The NSW Government plans to convert all of its 8,000 buses to electric, starting with 50 in Sydney this year, but until now the electrification of the fleet has been through either the conversion of existing diesel buses or with electric buses built overseas.
The Element e-bus, which will run between the Sydney beachside suburbs of Bondi and Bronte during the two-week trial, was designed and built by Sydney-based bus and coach manufacturer Custom Denning.
“Until now we’ve seen the conversion of diesel buses to electric and buses built overseas, but this is the first fully fledged Australian-made bus in the state,” Transport Minister Andrew Constance said.
“The state’s first trial of a locally built electric bus takes us closer to an emissions free future.”
The state’s 8,000 buses currently operate on diesel fuel and compressed natural gas but there are plans to roll out 50 new e-buses across Sydney this year with the government aiming to replace the entire fleet by 2030, in line with its net zero by 2050 plan.
“I want to scale up our efforts towards tackling climate change,” Constance said.
“Over the last 18 months we’ve been trialling five electric buses in the Inner West, and the feedback from drivers and customers has been positive.”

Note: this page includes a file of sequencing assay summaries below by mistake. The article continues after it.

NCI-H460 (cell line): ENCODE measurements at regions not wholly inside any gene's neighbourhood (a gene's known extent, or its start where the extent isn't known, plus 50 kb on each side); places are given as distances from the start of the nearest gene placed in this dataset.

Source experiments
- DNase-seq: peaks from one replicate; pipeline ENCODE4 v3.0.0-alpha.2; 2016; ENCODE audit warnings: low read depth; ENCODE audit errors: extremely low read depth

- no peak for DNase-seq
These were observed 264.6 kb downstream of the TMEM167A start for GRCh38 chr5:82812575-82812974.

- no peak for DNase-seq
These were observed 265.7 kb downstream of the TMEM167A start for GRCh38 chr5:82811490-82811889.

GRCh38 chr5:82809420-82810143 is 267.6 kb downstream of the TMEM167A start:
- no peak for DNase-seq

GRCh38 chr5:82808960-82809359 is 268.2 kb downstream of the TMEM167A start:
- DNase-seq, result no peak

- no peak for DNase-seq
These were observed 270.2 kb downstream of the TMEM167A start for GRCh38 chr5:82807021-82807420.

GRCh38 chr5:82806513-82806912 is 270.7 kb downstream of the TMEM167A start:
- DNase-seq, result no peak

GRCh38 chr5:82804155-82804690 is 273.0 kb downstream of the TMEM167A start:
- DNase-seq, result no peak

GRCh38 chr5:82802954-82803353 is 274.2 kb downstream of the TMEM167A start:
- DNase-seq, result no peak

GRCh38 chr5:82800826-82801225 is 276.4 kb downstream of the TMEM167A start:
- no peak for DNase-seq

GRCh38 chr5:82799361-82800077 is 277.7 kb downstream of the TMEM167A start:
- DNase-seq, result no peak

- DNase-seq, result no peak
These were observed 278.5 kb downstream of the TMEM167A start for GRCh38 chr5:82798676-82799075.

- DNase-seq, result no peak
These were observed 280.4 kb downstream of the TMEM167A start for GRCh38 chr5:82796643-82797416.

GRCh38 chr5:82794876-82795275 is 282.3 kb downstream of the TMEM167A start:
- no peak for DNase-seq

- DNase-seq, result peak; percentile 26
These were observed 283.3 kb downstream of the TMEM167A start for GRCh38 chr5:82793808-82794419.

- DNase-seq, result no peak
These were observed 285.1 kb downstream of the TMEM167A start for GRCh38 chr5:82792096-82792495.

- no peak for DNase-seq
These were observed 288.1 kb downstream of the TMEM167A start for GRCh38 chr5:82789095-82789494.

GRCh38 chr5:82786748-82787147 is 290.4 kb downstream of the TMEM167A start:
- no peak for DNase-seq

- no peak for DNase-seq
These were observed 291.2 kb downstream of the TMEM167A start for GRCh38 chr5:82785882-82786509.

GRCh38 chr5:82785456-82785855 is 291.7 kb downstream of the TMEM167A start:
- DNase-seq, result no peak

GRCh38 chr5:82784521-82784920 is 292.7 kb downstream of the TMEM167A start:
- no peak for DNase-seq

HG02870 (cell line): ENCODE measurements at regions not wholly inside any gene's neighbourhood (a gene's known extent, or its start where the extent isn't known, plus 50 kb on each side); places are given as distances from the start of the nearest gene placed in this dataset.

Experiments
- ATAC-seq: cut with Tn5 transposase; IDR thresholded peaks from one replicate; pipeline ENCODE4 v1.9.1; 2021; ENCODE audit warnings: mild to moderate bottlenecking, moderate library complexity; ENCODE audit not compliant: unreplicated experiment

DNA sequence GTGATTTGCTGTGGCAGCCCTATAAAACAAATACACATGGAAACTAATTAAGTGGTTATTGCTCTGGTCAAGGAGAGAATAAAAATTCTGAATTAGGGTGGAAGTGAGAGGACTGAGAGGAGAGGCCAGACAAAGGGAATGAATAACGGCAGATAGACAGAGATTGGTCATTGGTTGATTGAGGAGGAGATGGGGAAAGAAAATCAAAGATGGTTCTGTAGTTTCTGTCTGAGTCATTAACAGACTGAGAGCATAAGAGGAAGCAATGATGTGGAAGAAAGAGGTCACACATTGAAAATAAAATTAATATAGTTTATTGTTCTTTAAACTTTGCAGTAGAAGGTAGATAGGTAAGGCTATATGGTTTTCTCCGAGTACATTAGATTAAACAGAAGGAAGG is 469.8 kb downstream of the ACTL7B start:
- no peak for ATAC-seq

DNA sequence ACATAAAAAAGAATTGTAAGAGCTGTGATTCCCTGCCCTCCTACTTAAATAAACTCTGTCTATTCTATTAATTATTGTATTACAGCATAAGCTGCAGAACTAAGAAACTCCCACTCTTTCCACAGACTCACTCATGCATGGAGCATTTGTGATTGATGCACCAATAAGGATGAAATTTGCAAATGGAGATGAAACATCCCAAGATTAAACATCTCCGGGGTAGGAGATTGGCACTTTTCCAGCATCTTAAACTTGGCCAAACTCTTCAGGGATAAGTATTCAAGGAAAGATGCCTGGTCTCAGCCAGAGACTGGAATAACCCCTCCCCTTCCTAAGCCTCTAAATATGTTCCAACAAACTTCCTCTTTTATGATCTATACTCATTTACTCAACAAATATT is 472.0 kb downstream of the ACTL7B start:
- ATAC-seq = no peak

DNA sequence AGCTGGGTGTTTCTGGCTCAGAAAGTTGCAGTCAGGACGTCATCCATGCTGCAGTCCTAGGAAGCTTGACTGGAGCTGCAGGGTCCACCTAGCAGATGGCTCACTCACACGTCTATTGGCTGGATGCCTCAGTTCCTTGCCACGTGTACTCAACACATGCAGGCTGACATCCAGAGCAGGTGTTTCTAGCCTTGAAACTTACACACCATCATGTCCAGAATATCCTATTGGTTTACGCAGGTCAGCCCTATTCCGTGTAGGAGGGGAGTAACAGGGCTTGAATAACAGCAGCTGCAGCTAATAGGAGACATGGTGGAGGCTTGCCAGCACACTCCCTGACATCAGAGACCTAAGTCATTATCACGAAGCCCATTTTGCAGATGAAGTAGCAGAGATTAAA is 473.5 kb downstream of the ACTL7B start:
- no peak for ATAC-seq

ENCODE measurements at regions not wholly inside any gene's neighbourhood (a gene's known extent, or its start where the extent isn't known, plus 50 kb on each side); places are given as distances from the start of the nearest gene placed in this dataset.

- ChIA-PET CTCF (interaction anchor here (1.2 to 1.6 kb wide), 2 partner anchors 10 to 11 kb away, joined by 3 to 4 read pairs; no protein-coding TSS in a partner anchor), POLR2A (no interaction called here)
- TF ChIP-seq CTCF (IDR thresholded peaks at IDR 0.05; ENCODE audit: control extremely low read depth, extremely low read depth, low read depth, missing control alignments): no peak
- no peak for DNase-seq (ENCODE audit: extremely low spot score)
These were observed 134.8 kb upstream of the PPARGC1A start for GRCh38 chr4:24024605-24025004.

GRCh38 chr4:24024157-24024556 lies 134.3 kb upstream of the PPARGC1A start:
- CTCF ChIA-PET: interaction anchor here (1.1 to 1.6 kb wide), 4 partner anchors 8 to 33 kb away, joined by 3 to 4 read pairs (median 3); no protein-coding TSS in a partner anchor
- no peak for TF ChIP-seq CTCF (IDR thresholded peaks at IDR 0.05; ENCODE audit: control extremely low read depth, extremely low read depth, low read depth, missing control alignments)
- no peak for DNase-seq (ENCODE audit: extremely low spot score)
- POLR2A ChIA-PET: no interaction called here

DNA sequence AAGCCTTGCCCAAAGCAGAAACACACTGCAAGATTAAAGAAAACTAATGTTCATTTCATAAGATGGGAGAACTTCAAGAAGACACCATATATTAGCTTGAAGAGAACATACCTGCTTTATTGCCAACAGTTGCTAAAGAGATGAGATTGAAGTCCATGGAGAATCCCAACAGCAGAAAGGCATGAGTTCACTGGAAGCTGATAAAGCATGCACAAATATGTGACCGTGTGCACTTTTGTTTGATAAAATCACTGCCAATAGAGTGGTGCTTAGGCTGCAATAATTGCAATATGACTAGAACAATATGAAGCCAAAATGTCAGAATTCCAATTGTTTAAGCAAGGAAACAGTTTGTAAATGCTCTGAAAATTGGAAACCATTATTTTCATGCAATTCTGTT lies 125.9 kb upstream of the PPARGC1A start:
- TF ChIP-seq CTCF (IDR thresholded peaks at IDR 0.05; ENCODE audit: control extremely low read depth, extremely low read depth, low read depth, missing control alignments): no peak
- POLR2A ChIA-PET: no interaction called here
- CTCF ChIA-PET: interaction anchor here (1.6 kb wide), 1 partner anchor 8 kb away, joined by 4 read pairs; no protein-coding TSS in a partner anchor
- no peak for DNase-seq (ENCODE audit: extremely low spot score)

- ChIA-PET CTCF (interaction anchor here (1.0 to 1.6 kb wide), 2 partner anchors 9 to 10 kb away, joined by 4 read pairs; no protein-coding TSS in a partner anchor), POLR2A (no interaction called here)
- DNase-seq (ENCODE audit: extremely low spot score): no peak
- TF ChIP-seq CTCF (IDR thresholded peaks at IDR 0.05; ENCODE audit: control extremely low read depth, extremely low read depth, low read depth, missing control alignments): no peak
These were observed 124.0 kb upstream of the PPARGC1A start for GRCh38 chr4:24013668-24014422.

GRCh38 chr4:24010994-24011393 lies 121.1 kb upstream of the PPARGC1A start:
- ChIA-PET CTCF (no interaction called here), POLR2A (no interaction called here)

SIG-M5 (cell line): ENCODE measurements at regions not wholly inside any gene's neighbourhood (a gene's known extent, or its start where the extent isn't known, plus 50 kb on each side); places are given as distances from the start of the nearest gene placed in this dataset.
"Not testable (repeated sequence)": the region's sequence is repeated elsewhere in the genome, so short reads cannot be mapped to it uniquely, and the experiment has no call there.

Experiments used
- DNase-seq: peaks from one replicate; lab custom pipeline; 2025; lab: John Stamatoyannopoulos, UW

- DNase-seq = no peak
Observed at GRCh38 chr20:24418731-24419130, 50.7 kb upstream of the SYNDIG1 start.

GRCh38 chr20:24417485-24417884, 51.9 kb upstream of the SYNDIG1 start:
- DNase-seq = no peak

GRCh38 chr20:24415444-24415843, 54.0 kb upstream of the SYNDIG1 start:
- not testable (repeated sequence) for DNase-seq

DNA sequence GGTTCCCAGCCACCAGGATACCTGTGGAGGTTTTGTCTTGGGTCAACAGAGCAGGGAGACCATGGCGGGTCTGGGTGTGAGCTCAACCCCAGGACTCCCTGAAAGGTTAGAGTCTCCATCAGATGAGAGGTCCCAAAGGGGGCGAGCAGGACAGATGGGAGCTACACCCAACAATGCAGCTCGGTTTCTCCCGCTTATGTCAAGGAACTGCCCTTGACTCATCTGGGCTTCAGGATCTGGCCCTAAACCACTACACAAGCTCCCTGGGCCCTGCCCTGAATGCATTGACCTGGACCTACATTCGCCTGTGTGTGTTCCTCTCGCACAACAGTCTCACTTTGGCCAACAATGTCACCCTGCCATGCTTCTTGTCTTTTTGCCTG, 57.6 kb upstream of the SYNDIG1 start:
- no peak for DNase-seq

Custom Denning managing director Scott Dunn welcomed the trial and government support.
“The NSW Government has supported our business since I purchased it three years ago, now we can help them build a better future for both commuters and the environment,” he said.
The Element e-bus features recyclable Lithium Metal Polymer (LMP) Solid State batteries which come with a 10-year warranty.
Custom Denning said the Element bus can operate for approximately 16 hours or 450kms on a full charge, which takes about five hours to deliver.
The Element is the latest in the rollout of electric buses on NSW roads with a new BCI-manufactured e-bus taking to the roads in Sydney’s south west last month.
BCI said the bus is capable of running for up to seven hours on a full charge.
As part of the 2021 rollout, another nine electric buses, are due to be delivered by the end of the year while a further 70 are on order from Truegreen’s Nexport, which is establishing a manufacturing facility in the southern Highlands.
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